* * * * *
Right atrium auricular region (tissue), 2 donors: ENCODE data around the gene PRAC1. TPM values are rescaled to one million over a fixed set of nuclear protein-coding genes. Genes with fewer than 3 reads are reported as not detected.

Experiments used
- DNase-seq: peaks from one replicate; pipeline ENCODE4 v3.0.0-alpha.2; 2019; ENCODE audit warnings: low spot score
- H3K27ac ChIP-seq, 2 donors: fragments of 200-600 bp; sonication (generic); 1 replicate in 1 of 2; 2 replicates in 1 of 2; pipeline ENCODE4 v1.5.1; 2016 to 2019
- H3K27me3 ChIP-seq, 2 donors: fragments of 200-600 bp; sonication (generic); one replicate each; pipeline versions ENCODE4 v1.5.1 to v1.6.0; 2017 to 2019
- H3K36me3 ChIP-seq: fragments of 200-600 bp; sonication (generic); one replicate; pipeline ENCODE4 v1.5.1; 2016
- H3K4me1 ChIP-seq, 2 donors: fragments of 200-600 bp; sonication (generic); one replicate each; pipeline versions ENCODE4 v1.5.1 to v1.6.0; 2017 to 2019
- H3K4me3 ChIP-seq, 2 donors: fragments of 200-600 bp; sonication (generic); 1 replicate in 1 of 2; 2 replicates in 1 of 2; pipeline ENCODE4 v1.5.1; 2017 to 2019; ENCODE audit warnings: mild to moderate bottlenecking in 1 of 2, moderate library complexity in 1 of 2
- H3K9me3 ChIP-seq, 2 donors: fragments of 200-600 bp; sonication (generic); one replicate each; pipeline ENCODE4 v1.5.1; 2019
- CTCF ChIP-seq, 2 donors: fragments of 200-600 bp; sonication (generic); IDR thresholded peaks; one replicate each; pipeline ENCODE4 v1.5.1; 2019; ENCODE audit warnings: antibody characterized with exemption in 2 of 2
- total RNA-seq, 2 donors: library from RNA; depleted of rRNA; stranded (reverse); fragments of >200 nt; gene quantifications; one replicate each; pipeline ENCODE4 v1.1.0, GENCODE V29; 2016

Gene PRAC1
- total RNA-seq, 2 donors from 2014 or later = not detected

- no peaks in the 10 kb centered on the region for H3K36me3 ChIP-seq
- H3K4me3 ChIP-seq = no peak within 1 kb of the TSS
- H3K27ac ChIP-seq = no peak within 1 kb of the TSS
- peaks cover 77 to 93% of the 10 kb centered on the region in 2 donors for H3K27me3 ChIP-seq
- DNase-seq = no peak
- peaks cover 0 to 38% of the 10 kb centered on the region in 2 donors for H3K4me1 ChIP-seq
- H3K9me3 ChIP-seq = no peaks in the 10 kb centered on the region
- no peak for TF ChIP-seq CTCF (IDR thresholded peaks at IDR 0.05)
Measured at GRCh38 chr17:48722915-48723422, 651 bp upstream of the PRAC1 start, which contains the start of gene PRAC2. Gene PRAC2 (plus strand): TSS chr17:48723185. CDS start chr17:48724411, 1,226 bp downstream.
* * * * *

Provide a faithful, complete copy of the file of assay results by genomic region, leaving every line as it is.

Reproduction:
Right atrium auricular region (tissue), 2 donors: ENCODE data around the gene PRAC1. TPM values are rescaled to one million over a fixed set of nuclear protein-coding genes. Genes with fewer than 3 reads are reported as not detected.

Experiments used
- DNase-seq: peaks from one replicate; pipeline ENCODE4 v3.0.0-alpha.2; 2019; ENCODE audit warnings: low spot score
- H3K27ac ChIP-seq, 2 donors: fragments of 200-600 bp; sonication (generic); 1 replicate in 1 of 2; 2 replicates in 1 of 2; pipeline ENCODE4 v1.5.1; 2016 to 2019
- H3K27me3 ChIP-seq, 2 donors: fragments of 200-600 bp; sonication (generic); one replicate each; pipeline versions ENCODE4 v1.5.1 to v1.6.0; 2017 to 2019
- H3K36me3 ChIP-seq: fragments of 200-600 bp; sonication (generic); one replicate; pipeline ENCODE4 v1.5.1; 2016
- H3K4me1 ChIP-seq, 2 donors: fragments of 200-600 bp; sonication (generic); one replicate each; pipeline versions ENCODE4 v1.5.1 to v1.6.0; 2017 to 2019
- H3K4me3 ChIP-seq, 2 donors: fragments of 200-600 bp; sonication (generic); 1 replicate in 1 of 2; 2 replicates in 1 of 2; pipeline ENCODE4 v1.5.1; 2017 to 2019; ENCODE audit warnings: mild to moderate bottlenecking in 1 of 2, moderate library complexity in 1 of 2
- H3K9me3 ChIP-seq, 2 donors: fragments of 200-600 bp; sonication (generic); one replicate each; pipeline ENCODE4 v1.5.1; 2019
- CTCF ChIP-seq, 2 donors: fragments of 200-600 bp; sonication (generic); IDR thresholded peaks; one replicate each; pipeline ENCODE4 v1.5.1; 2019; ENCODE audit warnings: antibody characterized with exemption in 2 of 2
- total RNA-seq, 2 donors: library from RNA; depleted of rRNA; stranded (reverse); fragments of >200 nt; gene quantifications; one replicate each; pipeline ENCODE4 v1.1.0, GENCODE V29; 2016

Gene PRAC1
- total RNA-seq, 2 donors from 2014 or later = not detected

- no peaks in the 10 kb centered on the region for H3K36me3 ChIP-seq
- H3K4me3 ChIP-seq = no peak within 1 kb of the TSS
- H3K27ac ChIP-seq = no peak within 1 kb of the TSS
- peaks cover 77 to 93% of the 10 kb centered on the region in 2 donors for H3K27me3 ChIP-seq
- DNase-seq = no peak
- peaks cover 0 to 38% of the 10 kb centered on the region in 2 donors for H3K4me1 ChIP-seq
- H3K9me3 ChIP-seq = no peaks in the 10 kb centered on the region
- no peak for TF ChIP-seq CTCF (IDR thresholded peaks at IDR 0.05)
Measured at GRCh38 chr17:48722915-48723422, 651 bp upstream of the PRAC1 start, which contains the start of gene PRAC2. Gene PRAC2 (plus strand): TSS chr17:48723185. CDS start chr17:48724411, 1,226 bp downstream.